He asked me for directions, a stuffed backpack behind him and rollerblades in tow.
The smaller Asian man said he was headed to the river - he just didn't know which direction that was, exactly. I pointed off to the south and told him it was just a few blocks away from our spot on Central Parkway. He smiled, said thank you and asked if there were any inexpensive motels along the river.
I thought it odd, considering this man was on foot, and that's when he told me he was rollerblading across the United States.
My jaw literally dropped.
Ken had made it all the way to the corner of Central Parkway and Vine on his rollerblades, with only a backpack full of necessities and a makeshift brake made out of a mop handle and piece of worn tire tread.
What an amazing feat.
Whipping out the journalistic skills of my past, I peppered Ken with questions about his trek. Where did you start? How long have you been on the road? Have you talked to any media?
He told me he started in Santa Monica, CA in April with the intention of completing the journey in three months. There we stood, shooting the breeze on the first day of August, and Ken still had quite a way to go before making it to his final destination in Cape Cod.
Ken told me the entire journey was dedicated to the American people. He explained that, at a spry 63 years old (yes, really), he was grateful for the assistance Americans gave to Japan after World War II. He told of being a small boy in a Japanese classroom, having a teacher share, "Every drop of milk you drink is because of the Americans. Every pat of margarine and every slice of bread - someone from the United States sent it over for you."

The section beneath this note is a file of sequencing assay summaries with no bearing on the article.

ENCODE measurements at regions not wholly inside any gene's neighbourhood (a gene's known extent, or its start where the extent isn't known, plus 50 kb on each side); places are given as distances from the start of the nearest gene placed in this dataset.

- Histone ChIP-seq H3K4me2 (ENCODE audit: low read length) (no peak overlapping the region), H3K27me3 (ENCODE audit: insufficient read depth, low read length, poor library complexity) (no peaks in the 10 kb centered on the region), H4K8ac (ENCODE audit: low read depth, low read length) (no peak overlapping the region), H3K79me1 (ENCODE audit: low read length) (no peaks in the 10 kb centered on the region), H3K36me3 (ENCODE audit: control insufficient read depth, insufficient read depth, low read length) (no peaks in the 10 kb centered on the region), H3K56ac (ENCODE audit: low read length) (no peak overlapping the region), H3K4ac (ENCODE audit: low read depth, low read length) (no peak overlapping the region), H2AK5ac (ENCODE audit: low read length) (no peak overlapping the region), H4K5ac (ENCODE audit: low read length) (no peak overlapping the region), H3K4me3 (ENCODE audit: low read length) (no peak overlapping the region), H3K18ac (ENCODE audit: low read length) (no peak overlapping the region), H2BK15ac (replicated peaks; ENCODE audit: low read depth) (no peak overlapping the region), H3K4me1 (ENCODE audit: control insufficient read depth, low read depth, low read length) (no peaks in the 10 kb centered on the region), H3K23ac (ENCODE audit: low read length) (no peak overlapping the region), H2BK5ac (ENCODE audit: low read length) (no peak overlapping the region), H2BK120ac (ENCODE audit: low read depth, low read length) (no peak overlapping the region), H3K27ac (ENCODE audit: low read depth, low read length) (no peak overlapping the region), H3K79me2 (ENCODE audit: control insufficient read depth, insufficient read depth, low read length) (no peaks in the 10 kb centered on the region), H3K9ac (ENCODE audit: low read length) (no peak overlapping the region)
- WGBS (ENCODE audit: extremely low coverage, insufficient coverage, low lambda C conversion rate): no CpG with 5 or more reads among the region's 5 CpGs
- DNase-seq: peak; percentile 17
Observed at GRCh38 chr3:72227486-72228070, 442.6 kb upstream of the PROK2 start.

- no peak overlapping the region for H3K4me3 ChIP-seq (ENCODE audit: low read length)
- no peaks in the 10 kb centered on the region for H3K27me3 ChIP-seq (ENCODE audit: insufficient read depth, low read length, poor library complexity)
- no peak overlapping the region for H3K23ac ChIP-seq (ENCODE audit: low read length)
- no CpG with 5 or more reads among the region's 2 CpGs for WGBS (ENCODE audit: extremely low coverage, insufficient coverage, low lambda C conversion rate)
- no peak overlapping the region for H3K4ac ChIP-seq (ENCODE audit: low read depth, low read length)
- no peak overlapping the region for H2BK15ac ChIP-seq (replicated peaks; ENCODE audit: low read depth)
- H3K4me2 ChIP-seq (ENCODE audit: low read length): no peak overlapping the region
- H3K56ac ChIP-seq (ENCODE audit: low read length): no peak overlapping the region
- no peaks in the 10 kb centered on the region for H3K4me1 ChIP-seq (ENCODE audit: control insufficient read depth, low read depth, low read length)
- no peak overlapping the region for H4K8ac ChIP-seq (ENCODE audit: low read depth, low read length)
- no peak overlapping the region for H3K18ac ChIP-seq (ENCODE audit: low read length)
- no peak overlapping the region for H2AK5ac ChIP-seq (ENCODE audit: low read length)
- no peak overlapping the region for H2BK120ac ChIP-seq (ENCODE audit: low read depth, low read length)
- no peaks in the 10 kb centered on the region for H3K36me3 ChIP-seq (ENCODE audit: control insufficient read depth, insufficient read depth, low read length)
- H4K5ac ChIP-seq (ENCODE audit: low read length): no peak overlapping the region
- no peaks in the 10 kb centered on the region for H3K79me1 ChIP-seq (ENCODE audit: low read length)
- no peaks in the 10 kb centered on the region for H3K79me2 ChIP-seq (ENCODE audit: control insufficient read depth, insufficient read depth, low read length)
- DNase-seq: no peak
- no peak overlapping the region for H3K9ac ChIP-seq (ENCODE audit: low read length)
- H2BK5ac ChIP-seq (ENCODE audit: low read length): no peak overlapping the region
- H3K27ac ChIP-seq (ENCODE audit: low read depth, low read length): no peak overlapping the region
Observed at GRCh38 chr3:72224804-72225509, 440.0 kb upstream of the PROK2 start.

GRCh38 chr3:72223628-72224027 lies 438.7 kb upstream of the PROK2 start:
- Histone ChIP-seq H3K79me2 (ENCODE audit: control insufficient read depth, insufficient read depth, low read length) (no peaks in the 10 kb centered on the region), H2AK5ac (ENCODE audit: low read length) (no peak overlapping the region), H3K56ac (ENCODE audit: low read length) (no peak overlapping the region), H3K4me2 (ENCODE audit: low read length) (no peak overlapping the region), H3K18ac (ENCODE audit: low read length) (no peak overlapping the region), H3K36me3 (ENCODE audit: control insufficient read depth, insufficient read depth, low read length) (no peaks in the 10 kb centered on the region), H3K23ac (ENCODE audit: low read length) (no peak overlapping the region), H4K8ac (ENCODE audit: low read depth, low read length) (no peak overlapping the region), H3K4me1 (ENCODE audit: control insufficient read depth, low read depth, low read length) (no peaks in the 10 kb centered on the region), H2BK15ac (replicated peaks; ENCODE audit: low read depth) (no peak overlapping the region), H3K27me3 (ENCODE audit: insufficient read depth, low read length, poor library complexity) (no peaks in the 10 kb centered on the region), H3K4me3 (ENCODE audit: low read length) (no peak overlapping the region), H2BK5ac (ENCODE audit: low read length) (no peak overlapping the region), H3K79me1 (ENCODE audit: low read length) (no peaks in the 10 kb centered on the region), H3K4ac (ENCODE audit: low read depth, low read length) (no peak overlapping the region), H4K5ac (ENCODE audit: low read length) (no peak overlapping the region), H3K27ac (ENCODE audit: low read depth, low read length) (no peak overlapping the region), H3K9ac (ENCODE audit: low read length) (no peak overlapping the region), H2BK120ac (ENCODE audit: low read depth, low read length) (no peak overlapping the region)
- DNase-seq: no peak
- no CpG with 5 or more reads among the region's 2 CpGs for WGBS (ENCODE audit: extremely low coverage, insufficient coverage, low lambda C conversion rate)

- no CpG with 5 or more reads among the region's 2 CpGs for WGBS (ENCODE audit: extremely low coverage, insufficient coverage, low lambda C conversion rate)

This experience, the kindness we showed to Japan after destroying them with Little Boy and Fat Man in what was possibly the darkest days of our world's history - that was why Ken was strapping on his rollerblades every day.
He told me he rode his bike across the U.S. twenty years ago for an effort with similar intent. This time, Ken said, "I must rollerblade because it is more physically strenuous and is the best effort I can make to show my thanks."
I asked Ken if he had a few minutes to wait with me in the shade until a TV camera could show up. This was a remarkable story that nobody knew - a precious treasure that I felt I wasn't worthy to keep to myself.
Ken unzipped his pack and and pulled out newspaper clippings - stories of Ken out west, venturing on the open road with wheels and bearings beneath his feet. He was excited about the prospect of sharing his story with someone else, and I was delighted to sit back and listen.
This is what life is about.
We meet each other on streets, in bars and on buses. A single glance can turn into a conversation - a talk that can turn into an opportunity for communion, appreciation and impact.
My 45 minutes with Ken made a deeply profound impact on me. Here is a guy who is using his own financial resources, 6,600 miles away from his home in Tokyo, wheeling on asphalt in the dead of summer to show his gratitude for my country.
And to think, so many of us in this nation question or fail to appreciate the liberties and blessings afforded to us here.
After the interview with the camerawoman, Ken and I exchanged information. I wanted to follow his journey in the worst way and was tickled when I discovered we could be Facebook friends.
Yesterday my Facebook stream shared with me that Ken had made it to Massachusetts.
A massive smile spread across my face.
He did it.